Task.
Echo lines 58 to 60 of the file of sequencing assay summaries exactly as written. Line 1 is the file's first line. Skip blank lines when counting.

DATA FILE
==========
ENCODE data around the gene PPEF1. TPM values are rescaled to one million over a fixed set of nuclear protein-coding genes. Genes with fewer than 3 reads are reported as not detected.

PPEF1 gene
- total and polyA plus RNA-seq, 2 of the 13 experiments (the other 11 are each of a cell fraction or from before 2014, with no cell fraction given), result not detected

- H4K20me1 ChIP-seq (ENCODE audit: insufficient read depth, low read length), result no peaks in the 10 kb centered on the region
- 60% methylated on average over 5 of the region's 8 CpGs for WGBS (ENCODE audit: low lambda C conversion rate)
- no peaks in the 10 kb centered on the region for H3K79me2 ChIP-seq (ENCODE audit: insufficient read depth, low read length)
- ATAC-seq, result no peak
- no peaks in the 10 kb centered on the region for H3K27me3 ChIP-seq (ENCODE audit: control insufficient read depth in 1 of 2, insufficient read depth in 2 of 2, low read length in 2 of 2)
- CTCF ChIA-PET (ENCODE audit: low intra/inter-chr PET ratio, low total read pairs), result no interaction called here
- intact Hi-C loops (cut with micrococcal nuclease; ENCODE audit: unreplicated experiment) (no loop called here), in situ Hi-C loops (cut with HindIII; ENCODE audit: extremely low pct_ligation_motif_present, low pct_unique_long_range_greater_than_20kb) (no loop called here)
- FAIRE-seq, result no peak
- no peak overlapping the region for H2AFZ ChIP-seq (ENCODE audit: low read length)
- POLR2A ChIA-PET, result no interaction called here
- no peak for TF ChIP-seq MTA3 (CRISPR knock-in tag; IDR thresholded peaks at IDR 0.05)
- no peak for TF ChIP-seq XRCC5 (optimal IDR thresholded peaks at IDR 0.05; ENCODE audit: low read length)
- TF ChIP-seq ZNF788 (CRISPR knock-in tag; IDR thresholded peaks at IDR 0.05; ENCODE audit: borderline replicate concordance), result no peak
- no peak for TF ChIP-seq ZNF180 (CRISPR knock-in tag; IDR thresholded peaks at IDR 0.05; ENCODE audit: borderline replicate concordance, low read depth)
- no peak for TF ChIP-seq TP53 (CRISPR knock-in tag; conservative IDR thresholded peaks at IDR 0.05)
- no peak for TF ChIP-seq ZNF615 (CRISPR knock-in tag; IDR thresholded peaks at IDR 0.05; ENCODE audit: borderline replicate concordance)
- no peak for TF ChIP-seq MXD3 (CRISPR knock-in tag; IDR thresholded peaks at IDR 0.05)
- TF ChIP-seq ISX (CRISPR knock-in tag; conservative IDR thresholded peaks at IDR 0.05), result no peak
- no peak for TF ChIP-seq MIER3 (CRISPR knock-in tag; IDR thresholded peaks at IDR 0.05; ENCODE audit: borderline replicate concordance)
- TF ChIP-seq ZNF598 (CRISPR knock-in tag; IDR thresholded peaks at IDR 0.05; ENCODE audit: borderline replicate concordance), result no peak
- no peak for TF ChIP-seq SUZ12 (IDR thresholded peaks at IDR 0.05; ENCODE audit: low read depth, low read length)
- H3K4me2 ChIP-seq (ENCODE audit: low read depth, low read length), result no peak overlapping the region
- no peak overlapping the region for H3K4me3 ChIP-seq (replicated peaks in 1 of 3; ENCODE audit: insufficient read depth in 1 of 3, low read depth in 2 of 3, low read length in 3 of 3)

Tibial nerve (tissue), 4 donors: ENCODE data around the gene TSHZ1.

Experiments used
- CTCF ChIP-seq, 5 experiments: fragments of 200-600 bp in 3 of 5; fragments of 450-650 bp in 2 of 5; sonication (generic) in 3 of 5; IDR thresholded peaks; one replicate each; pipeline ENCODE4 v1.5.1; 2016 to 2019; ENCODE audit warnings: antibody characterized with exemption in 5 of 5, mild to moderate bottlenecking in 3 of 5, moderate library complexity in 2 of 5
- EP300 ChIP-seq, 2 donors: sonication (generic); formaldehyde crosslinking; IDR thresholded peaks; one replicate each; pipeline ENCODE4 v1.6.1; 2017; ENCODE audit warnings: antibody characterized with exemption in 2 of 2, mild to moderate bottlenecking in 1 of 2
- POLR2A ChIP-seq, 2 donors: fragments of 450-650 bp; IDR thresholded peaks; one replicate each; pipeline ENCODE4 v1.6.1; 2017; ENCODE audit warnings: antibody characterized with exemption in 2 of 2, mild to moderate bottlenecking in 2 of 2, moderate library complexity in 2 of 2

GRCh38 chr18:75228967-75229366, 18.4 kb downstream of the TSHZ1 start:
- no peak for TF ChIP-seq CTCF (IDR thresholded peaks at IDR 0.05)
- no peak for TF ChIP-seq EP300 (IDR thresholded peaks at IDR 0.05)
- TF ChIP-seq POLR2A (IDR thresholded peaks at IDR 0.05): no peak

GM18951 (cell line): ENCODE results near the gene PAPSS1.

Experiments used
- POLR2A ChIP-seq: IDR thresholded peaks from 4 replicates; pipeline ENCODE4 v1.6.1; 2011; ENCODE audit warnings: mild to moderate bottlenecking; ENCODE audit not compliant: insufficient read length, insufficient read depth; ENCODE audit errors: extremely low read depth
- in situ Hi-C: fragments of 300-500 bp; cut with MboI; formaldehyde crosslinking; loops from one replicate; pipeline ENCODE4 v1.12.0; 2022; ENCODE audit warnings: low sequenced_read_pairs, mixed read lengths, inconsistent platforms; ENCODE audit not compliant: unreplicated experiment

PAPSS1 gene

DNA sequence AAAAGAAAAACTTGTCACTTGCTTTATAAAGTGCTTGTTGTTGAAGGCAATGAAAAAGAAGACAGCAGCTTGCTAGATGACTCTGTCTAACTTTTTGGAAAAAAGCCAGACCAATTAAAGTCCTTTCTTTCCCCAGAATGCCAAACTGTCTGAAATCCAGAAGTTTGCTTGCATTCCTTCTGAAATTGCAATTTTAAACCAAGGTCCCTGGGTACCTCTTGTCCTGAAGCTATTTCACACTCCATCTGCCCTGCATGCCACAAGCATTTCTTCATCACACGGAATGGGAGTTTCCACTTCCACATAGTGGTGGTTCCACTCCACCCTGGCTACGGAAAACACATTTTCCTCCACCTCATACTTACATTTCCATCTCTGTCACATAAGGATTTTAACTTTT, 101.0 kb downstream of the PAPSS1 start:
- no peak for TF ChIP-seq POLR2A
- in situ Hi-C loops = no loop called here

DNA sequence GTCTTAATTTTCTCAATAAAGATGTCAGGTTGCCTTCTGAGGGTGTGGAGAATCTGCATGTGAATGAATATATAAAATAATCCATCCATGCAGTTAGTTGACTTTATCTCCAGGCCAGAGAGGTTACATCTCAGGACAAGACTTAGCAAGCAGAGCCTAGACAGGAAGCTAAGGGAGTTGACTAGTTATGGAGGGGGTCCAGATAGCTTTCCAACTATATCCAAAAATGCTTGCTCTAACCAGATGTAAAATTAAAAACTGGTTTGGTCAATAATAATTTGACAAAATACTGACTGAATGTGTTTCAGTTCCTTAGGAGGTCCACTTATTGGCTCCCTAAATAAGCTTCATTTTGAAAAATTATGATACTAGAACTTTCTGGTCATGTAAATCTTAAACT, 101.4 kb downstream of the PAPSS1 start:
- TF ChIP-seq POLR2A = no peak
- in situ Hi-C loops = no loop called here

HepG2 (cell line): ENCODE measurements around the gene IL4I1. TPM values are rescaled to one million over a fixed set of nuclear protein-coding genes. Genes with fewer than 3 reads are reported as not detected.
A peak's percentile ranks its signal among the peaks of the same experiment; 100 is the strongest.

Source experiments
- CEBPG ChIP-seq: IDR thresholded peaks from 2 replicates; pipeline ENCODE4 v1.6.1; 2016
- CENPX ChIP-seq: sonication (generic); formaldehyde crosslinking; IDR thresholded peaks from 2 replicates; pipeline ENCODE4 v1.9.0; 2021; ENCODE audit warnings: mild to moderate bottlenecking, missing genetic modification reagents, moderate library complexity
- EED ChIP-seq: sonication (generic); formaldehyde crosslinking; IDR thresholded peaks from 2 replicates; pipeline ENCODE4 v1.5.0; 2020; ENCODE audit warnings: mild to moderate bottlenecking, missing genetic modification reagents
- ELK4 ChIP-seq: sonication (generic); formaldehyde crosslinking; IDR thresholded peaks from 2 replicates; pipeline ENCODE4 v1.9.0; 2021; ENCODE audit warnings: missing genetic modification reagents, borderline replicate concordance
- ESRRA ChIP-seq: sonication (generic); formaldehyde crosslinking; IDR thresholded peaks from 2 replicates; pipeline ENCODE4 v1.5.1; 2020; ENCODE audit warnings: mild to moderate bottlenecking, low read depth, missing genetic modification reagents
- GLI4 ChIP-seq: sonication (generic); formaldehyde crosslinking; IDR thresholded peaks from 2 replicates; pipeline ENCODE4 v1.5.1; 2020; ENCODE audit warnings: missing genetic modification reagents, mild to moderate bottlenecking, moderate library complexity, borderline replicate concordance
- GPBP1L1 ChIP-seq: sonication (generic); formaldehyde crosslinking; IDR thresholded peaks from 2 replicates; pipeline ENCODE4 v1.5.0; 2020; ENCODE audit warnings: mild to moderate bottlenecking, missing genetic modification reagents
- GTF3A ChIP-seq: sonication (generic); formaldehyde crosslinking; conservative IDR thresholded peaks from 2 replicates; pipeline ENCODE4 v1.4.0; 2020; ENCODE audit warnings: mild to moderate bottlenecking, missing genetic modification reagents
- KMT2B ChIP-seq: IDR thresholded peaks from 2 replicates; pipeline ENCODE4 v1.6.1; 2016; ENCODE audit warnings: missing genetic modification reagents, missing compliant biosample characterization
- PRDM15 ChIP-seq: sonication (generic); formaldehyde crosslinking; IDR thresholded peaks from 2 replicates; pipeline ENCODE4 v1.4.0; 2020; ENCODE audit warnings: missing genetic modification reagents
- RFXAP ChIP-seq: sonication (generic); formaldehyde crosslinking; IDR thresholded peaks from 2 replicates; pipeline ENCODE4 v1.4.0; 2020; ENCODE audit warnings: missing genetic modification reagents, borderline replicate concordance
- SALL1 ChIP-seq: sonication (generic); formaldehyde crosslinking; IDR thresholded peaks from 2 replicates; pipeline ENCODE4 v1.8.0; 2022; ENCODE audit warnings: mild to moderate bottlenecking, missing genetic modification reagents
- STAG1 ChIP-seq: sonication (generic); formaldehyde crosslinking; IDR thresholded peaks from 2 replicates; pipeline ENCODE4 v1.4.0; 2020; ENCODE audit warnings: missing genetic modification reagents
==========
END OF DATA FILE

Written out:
- KMT2B ChIP-seq: IDR thresholded peaks from 2 replicates; pipeline ENCODE4 v1.6.1; 2016; ENCODE audit warnings: missing genetic modification reagents, missing compliant biosample characterization
- PRDM15 ChIP-seq: sonication (generic); formaldehyde crosslinking; IDR thresholded peaks from 2 replicates; pipeline ENCODE4 v1.4.0; 2020; ENCODE audit warnings: missing genetic modification reagents
- RFXAP ChIP-seq: sonication (generic); formaldehyde crosslinking; IDR thresholded peaks from 2 replicates; pipeline ENCODE4 v1.4.0; 2020; ENCODE audit warnings: missing genetic modification reagents, borderline replicate concordance